Hill staffers say that Kerry’s committee counterpart Richard Lugar (R-IN) did not want the ratification process to begin before his primary, because he was inclined to support the treaty but recognized that his support could be used against him politically. But with Lugar now out of the way, the ratification process is back on track.

Kerry will soon announce the first hearing, which will be made up of a panel of high-ranking military officials, The Cable has learned. It will be a "24-star hearing," meaning the panel will have six military officers with four stars each.

"Senator Kerry has heard for a long time that it’d be helpful for the committee to hold some hearings and review a treaty that hasn’t been examined since 2007. The Senate has experienced massive turnover since that period, with 30 new senators," Kerry’s Communications Director Jodi Seth told The Cable.

She denied, however, that the timing of Lugar’s primary was the reason for the delay.

"Senator Kerry considered holding hearings last year, but it wasn’t feasible after he was asked to serve on the Super Committee, and there have been other urgent issues from Iran to Syria and the State Department budget that have required the [SFRC’s] immediate attention this spring," said Seth. "But now, after hearing from conservative-minded businesses, national security experts of both parties, and the military, all of whom strongly support the treaty, Senator Kerry decided the time was right to initiate some hearings and he hopes they’ll be helpful for the committee."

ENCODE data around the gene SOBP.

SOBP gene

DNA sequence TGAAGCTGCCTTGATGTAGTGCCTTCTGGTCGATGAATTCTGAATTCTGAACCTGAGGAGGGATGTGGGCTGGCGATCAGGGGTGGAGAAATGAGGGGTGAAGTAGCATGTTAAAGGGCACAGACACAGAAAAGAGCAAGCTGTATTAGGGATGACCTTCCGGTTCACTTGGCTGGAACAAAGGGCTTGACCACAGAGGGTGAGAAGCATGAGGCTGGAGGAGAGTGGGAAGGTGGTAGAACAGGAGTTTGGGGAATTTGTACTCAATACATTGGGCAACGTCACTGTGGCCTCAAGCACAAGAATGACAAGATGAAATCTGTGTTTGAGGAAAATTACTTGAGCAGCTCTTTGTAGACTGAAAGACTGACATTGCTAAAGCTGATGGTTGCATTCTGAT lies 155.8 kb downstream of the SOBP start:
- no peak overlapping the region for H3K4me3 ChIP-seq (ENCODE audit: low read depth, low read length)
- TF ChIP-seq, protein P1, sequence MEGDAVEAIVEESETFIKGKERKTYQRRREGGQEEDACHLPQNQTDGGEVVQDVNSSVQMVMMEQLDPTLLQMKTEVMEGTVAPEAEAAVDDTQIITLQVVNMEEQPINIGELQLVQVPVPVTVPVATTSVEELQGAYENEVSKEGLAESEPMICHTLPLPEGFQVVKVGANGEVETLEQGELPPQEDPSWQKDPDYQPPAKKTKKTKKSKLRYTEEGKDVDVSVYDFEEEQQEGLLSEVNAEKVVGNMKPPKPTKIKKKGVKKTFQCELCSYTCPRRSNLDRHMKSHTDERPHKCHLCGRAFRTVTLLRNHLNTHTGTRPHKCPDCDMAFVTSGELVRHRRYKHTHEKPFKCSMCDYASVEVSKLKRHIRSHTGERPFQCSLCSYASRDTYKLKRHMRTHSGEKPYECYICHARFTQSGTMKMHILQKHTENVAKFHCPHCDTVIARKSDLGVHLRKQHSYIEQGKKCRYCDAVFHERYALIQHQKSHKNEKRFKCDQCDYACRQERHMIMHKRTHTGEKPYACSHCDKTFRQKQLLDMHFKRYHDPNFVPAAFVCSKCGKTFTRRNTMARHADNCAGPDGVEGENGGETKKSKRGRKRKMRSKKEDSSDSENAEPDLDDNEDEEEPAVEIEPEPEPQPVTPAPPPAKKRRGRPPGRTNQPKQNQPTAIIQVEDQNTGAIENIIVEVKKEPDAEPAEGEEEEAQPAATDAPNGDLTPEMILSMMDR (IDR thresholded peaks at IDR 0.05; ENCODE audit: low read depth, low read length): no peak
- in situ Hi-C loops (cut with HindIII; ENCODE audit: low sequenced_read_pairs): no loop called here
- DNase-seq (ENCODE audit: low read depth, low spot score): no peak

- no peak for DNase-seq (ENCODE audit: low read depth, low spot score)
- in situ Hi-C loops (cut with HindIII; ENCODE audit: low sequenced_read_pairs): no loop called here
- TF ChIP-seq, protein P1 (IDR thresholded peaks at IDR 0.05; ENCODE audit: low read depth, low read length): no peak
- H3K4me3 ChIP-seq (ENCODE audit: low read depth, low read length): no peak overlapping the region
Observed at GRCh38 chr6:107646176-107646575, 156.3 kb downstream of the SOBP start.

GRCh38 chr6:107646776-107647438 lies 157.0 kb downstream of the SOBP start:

Defense Secretary Leon Panetta also pushed for a new ratification process to pass the treaty in Wednesday remarks at a Law of the Sea symposium in Washington. Panetta called on the Senate to embrace Lugar’s bipartisan spirit.

"Our country desperately needs the bipartisan spirit he embodied. It would be an enormous tribute to Senator Lugar’s distinguished record to accede to this convention on his watch," Panetta said.

He also laid out the administration’s main arguments in favor or the treaty: that U.S. accession to the treaty would allow the United States to secure mineral rights in a larger geographical area, would ensure freedom of navigation for U.S. ships, and would give the country better leverage for claims in the Arctic.

Panetta warned that in failing to ratify the treaty, the United States would "give up the strongest legal footing for our actions."

"We potentially undercut our credibility in a number of Asia-focused multilateral venues — just as we’re pushing for a rules-based order in the region and the peaceful resolution of maritime and territorial disputes in the South China Sea and elsewhere," he said. "How can we argue that other nations must abide by international rules when we haven’t officially accepted those rules?"